In at least one tidal disruption event, researchers have paid attention to previously unseen double peaks that only briefly popped up for telescopes to see before fading, and it appears the light formations account for an iconic accretion disc – a structure formed by diffuse material in orbital motion.
Researchers might know perfectly well what a so-called tidal disruption – or stellar collapse – is, but it has hitherto been hard to come to grips with this devouring event and find evidence (if any) of X-ray emissions that can establish the presence of an accretion disc, typically formed by diffuse material around a massive star.
However, now, using optical ultraviolet observations of a tidal disruption event, astronomers have managed to pin down the alternating light, which is expected for a rotating accretion disc, as follows from a study due to be published in The Astrophysical Journal.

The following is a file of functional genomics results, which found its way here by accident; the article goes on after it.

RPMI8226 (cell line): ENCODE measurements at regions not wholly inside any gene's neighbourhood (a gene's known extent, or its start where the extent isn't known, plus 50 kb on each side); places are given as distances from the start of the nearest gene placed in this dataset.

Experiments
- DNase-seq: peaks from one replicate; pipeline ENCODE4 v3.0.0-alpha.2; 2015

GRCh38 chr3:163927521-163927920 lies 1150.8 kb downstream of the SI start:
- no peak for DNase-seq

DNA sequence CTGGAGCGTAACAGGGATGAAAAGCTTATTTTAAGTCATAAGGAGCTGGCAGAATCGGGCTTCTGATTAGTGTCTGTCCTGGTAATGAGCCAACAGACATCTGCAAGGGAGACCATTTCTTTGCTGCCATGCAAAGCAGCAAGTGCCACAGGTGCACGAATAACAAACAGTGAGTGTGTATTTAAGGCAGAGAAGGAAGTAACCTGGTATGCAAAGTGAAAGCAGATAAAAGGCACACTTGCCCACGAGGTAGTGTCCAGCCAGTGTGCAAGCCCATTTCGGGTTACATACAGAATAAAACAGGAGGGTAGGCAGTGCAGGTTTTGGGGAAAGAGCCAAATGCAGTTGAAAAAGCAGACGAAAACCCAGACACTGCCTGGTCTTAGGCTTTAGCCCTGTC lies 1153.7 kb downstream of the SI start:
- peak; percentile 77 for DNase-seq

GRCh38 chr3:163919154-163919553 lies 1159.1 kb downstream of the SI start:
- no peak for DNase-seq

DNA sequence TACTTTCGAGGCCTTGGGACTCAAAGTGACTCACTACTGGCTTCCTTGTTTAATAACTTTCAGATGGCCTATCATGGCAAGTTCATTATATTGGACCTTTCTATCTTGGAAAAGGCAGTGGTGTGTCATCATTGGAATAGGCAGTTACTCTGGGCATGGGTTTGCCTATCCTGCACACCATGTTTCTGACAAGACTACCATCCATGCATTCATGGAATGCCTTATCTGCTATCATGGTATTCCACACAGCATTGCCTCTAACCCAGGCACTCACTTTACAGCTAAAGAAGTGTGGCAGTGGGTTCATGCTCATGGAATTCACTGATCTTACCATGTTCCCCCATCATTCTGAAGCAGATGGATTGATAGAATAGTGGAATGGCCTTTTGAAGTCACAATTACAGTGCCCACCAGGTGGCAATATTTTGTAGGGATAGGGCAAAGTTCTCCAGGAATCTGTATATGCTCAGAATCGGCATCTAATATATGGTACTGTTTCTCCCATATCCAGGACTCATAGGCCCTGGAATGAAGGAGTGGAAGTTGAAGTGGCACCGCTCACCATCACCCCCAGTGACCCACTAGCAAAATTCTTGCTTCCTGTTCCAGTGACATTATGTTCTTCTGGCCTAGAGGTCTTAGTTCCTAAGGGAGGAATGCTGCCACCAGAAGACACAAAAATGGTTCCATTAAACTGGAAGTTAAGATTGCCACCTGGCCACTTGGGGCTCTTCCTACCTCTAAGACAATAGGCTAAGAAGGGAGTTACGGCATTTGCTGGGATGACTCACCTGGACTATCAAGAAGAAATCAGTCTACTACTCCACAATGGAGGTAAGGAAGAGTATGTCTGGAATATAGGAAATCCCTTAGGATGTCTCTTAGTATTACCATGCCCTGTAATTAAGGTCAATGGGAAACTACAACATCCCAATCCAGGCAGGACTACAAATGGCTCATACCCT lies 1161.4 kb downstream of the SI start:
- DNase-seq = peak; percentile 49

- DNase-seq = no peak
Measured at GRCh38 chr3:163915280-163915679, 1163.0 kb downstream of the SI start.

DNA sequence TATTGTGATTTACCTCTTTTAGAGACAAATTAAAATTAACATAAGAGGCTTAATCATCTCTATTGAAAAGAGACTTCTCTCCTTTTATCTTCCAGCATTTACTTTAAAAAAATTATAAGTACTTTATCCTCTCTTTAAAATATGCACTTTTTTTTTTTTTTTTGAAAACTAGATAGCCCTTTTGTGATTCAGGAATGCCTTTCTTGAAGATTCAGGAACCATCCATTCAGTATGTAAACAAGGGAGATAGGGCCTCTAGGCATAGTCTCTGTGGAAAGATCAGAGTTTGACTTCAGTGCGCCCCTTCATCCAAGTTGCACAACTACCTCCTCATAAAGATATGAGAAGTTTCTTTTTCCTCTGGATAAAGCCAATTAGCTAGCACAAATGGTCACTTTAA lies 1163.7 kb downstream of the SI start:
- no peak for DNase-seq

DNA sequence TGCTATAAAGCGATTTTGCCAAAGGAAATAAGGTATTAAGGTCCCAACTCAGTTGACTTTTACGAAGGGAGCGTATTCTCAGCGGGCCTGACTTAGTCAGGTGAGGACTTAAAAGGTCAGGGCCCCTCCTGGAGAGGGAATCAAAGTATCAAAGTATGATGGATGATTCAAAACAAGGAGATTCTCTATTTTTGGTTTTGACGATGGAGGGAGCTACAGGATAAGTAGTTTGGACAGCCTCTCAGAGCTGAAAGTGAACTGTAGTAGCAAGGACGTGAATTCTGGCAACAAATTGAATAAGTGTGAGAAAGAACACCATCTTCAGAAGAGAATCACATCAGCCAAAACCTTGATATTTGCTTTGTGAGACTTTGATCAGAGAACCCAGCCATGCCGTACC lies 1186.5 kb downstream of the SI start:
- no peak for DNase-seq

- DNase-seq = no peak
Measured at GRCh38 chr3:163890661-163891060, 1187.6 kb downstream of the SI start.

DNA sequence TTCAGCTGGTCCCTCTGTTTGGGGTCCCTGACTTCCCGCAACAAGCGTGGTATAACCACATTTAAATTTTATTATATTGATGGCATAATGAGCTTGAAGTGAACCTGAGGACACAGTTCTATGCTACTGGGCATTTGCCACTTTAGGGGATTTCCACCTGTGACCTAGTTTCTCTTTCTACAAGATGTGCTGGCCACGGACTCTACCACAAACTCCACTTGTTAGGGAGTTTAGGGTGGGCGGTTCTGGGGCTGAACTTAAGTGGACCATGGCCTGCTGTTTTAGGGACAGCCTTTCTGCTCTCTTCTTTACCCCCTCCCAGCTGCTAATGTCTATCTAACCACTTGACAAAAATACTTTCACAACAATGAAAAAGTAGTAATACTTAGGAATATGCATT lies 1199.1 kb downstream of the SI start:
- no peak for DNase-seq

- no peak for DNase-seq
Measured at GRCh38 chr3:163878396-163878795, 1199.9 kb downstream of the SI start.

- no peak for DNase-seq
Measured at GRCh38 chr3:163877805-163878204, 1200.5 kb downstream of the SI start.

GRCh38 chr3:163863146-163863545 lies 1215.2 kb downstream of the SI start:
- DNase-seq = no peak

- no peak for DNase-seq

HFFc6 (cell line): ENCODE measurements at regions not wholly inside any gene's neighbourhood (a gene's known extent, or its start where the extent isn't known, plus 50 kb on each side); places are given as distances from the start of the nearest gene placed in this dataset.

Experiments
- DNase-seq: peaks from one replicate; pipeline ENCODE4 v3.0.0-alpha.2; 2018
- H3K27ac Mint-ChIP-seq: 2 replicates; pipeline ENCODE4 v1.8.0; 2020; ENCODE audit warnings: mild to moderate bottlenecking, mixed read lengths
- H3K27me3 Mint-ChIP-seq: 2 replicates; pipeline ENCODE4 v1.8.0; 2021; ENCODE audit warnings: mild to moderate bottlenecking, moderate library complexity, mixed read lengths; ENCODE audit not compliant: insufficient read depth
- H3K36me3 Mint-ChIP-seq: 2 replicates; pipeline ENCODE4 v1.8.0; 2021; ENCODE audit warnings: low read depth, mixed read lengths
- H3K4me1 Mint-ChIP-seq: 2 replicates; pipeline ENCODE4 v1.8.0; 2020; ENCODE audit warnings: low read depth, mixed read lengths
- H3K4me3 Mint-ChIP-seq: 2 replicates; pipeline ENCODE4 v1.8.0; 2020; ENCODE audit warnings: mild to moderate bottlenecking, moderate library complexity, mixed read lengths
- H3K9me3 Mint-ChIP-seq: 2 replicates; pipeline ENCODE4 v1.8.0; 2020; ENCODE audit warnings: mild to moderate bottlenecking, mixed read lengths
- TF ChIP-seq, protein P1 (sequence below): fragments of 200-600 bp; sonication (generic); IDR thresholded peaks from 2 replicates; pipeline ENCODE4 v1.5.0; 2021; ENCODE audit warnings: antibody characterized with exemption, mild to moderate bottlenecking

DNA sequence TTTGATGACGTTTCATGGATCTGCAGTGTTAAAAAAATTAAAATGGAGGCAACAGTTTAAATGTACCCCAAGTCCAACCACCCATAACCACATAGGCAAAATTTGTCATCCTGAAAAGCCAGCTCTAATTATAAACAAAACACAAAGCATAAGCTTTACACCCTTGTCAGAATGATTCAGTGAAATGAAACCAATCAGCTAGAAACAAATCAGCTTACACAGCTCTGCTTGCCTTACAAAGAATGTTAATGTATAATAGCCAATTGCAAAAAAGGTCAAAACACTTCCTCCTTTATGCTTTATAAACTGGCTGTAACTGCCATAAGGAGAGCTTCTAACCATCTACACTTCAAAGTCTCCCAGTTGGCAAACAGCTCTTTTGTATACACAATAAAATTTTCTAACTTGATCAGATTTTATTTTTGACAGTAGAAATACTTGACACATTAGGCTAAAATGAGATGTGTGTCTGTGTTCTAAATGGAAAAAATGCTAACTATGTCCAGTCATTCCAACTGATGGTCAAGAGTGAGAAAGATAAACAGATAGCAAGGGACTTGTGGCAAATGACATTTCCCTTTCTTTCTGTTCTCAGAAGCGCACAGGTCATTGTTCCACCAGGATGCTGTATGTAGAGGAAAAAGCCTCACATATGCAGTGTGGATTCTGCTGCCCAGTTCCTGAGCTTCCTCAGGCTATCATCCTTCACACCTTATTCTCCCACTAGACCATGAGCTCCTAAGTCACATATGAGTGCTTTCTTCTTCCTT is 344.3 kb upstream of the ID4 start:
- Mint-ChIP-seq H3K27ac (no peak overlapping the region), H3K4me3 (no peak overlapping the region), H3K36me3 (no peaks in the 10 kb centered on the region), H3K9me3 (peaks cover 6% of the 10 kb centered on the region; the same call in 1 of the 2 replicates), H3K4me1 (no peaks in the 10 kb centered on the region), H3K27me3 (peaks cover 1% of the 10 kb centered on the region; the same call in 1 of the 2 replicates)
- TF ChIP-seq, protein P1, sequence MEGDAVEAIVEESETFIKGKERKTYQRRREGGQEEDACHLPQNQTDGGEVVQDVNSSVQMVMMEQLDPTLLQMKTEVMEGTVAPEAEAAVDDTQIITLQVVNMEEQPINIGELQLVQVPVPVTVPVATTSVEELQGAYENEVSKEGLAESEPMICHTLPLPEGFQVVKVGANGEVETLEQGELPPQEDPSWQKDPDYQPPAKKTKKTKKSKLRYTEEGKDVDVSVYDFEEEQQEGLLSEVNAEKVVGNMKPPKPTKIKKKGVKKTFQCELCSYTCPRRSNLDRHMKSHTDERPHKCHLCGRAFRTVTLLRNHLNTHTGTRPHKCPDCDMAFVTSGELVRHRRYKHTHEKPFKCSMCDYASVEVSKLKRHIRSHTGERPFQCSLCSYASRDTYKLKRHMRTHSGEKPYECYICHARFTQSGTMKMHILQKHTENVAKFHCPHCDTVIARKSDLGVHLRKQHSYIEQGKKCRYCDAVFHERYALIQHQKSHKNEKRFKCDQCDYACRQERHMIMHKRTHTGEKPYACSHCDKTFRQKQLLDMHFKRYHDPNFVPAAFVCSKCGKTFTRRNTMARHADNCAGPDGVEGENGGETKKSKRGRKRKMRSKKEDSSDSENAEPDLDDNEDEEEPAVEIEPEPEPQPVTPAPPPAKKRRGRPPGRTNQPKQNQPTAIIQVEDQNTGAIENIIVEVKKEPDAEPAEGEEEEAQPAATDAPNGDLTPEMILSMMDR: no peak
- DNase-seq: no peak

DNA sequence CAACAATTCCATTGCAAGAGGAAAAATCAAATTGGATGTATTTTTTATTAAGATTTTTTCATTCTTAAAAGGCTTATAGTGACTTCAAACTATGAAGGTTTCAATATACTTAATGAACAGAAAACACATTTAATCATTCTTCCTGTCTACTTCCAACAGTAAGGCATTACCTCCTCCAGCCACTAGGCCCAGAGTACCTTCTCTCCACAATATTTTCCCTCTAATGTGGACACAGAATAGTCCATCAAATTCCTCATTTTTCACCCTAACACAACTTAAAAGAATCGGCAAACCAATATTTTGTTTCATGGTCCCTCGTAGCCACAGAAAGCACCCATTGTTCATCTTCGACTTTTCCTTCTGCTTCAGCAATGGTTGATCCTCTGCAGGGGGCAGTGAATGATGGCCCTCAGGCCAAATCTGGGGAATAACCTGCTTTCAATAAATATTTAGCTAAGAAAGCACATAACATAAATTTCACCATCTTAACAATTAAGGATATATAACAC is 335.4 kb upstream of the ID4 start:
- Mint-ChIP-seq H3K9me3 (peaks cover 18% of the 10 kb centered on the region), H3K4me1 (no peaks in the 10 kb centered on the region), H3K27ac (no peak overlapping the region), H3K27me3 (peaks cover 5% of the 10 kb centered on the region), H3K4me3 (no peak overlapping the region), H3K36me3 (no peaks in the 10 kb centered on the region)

“… For most TDEs, we don’t see X-rays – they mostly shine in the ultraviolet and optical wavelengths – so it was suggested that, instead of a disc, we’re seeing emissions from the collision of stellar debris streams”, explained one member of the research group, astronomer Tiara Hung of the University of California Santa Cruz.
According to her colleague from the same university, astrophysicist Enrico Ramirez-Ruiz, the recent study is the first solid proof that accretion discs form in these events, irrespective of whether or not we see X-rays.
The said disruption took place in the centre of a galaxy called 2MASS J10065085+0141342, located 624 million light-years away.
In late 2018, the astronomers first spotted a unique flare indicating that a supermassive black hole therein was shredding a star, and the researchers analysed multiple wavelengths as the light evolved and grew in size, in a tidal disruption event named AT 2018hyz at the time.